When ballerina, author, and activist Misty Copeland and her husband finally moved into her gorgeous, light-drenched home on the Upper West Side after purchasing the apartment in 2018, who could have guessed they’d be the only ones getting to revel in its beauty, coziness, and creative energy? While the three-bedroom home was designed with entertaining in mind, leave it to Copeland to find the silver lining in having to spend the first months in her new digs in quarantine.
“Even though we are doing lots of game nights over Zoom right now (Taboo and Codenames are a few favorites!), the two of us are using our dining room quite a bit, and we are really enjoying getting to know our home right now,” she says.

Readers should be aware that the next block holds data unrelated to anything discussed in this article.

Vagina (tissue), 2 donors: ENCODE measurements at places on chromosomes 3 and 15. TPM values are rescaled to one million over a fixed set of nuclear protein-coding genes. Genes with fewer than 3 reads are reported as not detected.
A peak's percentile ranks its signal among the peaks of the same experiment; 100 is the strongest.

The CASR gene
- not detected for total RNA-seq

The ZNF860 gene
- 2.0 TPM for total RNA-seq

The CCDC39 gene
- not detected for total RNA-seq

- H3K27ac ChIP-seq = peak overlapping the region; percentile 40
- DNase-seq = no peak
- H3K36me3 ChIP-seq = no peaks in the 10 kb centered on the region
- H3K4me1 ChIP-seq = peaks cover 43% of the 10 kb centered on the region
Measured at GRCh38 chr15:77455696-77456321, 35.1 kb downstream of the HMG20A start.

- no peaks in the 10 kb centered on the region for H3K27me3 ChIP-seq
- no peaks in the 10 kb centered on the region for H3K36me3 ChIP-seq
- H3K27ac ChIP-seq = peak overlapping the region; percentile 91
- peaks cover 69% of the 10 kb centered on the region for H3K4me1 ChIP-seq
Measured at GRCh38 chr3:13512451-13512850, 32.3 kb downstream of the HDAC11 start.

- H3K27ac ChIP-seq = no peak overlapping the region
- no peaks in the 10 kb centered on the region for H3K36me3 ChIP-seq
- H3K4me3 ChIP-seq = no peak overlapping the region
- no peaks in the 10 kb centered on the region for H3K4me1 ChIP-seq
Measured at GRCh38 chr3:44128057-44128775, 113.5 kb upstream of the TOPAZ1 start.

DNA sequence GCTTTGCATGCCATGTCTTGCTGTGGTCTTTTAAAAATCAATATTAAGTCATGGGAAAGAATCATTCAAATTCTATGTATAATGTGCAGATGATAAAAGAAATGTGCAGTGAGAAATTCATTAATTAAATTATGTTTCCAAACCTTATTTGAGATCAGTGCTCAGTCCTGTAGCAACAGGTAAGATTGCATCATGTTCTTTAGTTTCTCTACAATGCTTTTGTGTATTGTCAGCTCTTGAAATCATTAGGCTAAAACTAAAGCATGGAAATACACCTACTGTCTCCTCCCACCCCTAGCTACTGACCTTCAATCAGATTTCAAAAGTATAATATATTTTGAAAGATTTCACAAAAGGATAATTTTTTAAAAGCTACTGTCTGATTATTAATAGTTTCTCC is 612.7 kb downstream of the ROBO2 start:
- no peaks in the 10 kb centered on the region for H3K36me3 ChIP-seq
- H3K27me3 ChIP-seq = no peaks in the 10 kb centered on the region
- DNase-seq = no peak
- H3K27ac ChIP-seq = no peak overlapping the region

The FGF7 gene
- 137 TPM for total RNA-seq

Not only is her home designed to be filled with game nights and cocktail parties, it’s also a space that fosters creativity, just what she needs right now as many theaters, museums, galleries, and other creative spaces are closed indefinitely due to Covid. Copeland sought L.A.-based designer Brigette Romanek to design her home and says Romanek was the perfect person to help bring their dream space to life.
“She has such a beautiful, contrasting style without being overbearing, and she has a respect for art as part of the home, not just something hanging on a wall,” Copeland says.
As an artist in her own right, it was important for Copeland to be surrounded by various forms of artwork in her own home to stay creative, motivated, and inspired. Much of her home features works by artists of color, like Lorna Simpson, Deborah Roberts, and Nathaniel Mary Quinn, along with photographs from a family’s travels to Africa, which make a powerful statement about the importance of diversity in the art world—something which Copeland has pioneered in her own way as the American Ballet Theater’s first female principal dancer of color.